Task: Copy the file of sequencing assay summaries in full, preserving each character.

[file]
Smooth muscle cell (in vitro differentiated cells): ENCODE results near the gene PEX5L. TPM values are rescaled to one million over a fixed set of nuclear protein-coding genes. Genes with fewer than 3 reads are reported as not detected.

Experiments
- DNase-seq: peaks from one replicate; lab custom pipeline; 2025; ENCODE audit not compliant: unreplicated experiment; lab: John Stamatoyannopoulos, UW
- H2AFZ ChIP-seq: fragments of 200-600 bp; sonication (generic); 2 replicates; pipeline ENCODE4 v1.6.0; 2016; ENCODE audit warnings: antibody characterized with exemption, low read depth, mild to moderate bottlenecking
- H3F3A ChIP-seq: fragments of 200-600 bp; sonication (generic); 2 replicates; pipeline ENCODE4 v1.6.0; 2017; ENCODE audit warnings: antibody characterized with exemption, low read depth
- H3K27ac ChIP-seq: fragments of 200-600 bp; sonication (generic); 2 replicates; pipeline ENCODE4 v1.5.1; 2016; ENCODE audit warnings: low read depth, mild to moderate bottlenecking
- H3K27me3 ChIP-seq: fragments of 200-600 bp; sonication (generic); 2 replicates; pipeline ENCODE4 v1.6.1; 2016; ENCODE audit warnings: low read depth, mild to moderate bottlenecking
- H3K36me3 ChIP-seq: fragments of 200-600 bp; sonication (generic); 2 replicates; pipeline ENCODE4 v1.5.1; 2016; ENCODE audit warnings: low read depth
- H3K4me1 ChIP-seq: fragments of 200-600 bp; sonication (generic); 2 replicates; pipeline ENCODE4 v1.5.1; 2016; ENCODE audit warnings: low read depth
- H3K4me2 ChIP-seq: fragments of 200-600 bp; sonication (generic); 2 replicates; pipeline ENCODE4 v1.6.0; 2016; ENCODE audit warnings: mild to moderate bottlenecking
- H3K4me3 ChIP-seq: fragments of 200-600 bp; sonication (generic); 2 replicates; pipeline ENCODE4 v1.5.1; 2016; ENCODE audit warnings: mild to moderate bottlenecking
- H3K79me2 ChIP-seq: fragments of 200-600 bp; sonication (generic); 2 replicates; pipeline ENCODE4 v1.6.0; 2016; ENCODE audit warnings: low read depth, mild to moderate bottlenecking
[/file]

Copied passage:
Smooth muscle cell (in vitro differentiated cells): ENCODE results near the gene PEX5L. TPM values are rescaled to one million over a fixed set of nuclear protein-coding genes. Genes with fewer than 3 reads are reported as not detected.

Experiments
- DNase-seq: peaks from one replicate; lab custom pipeline; 2025; ENCODE audit not compliant: unreplicated experiment; lab: John Stamatoyannopoulos, UW
- H2AFZ ChIP-seq: fragments of 200-600 bp; sonication (generic); 2 replicates; pipeline ENCODE4 v1.6.0; 2016; ENCODE audit warnings: antibody characterized with exemption, low read depth, mild to moderate bottlenecking
- H3F3A ChIP-seq: fragments of 200-600 bp; sonication (generic); 2 replicates; pipeline ENCODE4 v1.6.0; 2017; ENCODE audit warnings: antibody characterized with exemption, low read depth
- H3K27ac ChIP-seq: fragments of 200-600 bp; sonication (generic); 2 replicates; pipeline ENCODE4 v1.5.1; 2016; ENCODE audit warnings: low read depth, mild to moderate bottlenecking
- H3K27me3 ChIP-seq: fragments of 200-600 bp; sonication (generic); 2 replicates; pipeline ENCODE4 v1.6.1; 2016; ENCODE audit warnings: low read depth, mild to moderate bottlenecking
- H3K36me3 ChIP-seq: fragments of 200-600 bp; sonication (generic); 2 replicates; pipeline ENCODE4 v1.5.1; 2016; ENCODE audit warnings: low read depth
- H3K4me1 ChIP-seq: fragments of 200-600 bp; sonication (generic); 2 replicates; pipeline ENCODE4 v1.5.1; 2016; ENCODE audit warnings: low read depth
- H3K4me2 ChIP-seq: fragments of 200-600 bp; sonication (generic); 2 replicates; pipeline ENCODE4 v1.6.0; 2016; ENCODE audit warnings: mild to moderate bottlenecking
- H3K4me3 ChIP-seq: fragments of 200-600 bp; sonication (generic); 2 replicates; pipeline ENCODE4 v1.5.1; 2016; ENCODE audit warnings: mild to moderate bottlenecking
- H3K79me2 ChIP-seq: fragments of 200-600 bp; sonication (generic); 2 replicates; pipeline ENCODE4 v1.6.0; 2016; ENCODE audit warnings: low read depth, mild to moderate bottlenecking